About Us Thy Kingdom Come 2017

Thy Kingdom Come 2017

Thank you from the Archbishop of Canterbury

A Global Call to Prayer

‘I cannot remember in my life anything that I’ve been involved in where I have sensed so clearly the work of the Spirit.’ (Archbishop Justin Welby)


Thy Kingdom Come is a global prayer movement, which invites Christians around the world to pray during the 9 days (Novena) between Ascension and Pentecost (25th May – 4th June). Praying for the coming of the Holy Spirit and for others to come to know Jesus Christ. What started out as an invitation from the Archbishops of Canterbury and York in 2016 to the Church of England, has grown into an international and ecumenical call to prayer. The wave of prayer culminated with celebration events on Pentecost around the world. If you were inspired by what you experienced as part of Thy Kingdom Come, why not find out how you can get involved further here.

The Winchester Beacon Event took place at Winchester Cathedral on 4th June, and Archbishop Justin was guest preacher. To see videos and photos from the service, click here.

The Diocese of Winchester has responded to Thy Kingdom Come in four ways:

Novena of Prayer

Between Ascension and Pentecost (25 May – 4 June) there were prayer events of all shapes and sizes across the region. Those that signed up to #Pledge2Pray also received encouraging daily videos. If you missed them you can see them here. For a wealth of resources and further information click here. As part of the Novena, prayer events took place in villages, towns, and cities across the region. Read about some of the creative prayer events here.

Tents on the Green

Tents on the Green (2-4 June) is a partnership between Winchester Cathedral, Tent on the Green and Churches Together in Winchester and during the Pentecost weekend there was a festival of Tents on the Green, with 48 hours of worship, involving a worship vigil through the Friday & Saturday nights inside the Cathedral. There was a youth tent, and a families tent for those with children – along with the Bouncy Cathedral and extra activities on the Saturday. To find out more click here.

Beacon Event

The wave of prayer culminated with a celebration in Winchester Cathedral on Pentecost Sunday on 4th June, at which we were joined by the Archbishop of Canterbury. The gathering at Winchester Cathedral was just one of more than 30 Beacon events taking place in cathedrals up and down the country and across the globe. It was an opportunity for Christians across the region from all denominations to gather together with others at all stages of life and faith to worship Jesus, be empowered by the Holy Spirit, and pray that others will come to know Him. Bishop David and Carla Harding (24-7 Prayer) hosted the event with Archbishop Justin as guest preacher and worship led by Neil Bennetts and band. To see videos and photos from the service, click here.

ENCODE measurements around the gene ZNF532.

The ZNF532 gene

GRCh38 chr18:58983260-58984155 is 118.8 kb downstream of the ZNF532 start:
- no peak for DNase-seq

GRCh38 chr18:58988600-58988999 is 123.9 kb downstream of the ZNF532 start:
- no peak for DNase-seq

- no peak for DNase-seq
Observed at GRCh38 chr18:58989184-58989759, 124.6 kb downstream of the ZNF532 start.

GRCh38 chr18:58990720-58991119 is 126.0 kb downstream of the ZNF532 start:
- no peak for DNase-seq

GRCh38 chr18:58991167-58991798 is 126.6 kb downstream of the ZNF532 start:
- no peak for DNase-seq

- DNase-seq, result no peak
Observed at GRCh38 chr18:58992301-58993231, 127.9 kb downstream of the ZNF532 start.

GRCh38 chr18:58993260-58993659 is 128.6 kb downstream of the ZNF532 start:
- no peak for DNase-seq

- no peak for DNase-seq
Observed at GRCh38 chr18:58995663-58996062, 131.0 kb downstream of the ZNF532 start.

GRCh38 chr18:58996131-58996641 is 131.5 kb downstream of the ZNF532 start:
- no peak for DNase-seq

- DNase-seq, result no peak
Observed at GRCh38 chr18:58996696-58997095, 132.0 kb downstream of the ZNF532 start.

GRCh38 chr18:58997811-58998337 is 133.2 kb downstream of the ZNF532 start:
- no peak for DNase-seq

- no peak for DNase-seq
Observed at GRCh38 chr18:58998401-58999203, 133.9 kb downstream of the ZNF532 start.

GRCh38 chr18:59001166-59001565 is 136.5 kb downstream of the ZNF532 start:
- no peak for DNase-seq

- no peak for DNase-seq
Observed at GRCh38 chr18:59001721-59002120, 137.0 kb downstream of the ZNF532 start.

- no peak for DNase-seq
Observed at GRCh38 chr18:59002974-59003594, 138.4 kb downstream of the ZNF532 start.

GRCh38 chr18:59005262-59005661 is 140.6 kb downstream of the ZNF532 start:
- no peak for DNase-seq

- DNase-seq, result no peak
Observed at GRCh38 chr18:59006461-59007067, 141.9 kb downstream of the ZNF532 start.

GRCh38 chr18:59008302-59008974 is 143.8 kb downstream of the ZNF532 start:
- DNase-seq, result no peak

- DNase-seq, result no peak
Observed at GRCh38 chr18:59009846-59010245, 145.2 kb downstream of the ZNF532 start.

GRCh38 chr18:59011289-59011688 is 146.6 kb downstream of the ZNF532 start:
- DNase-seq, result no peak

Mission Action

During the Beacon Event in Winchester Cathedral, Christians were commissioned to go out and share the love of Jesus in word and deed where they live and work. All were encouraged to seek ways to be the answer to the prayers and commitments made during the global wave of prayer as part of Thy Kingdom Come 2017. During the service a number of specific mission initiatives were highlighted. To pray for their fruitfulness and find out how you can get involved click here.

Here is one of the videos from one of the mission action initiatives commissioned from that night:

If you’re on social media, you can find out more about Thy Kingdom Come on the Diocesan Twitter stream or Facebook page (both called @CofEWinchester). Please help to spread the word, and find out how other people are joining in, using the hashtags #thykingdomcome and #missionaction.

The Presidents of Churches Together in England joined with the Archbishops of Canterbury and York in making the call to churches of all denominations. The call also went out across the globe, and Archbishop Justin Welby is urged every part of the worldwide Anglican Communion to be involved.

This is a Christian thing, not an Anglican thing’ (Archbishop Justin Welby)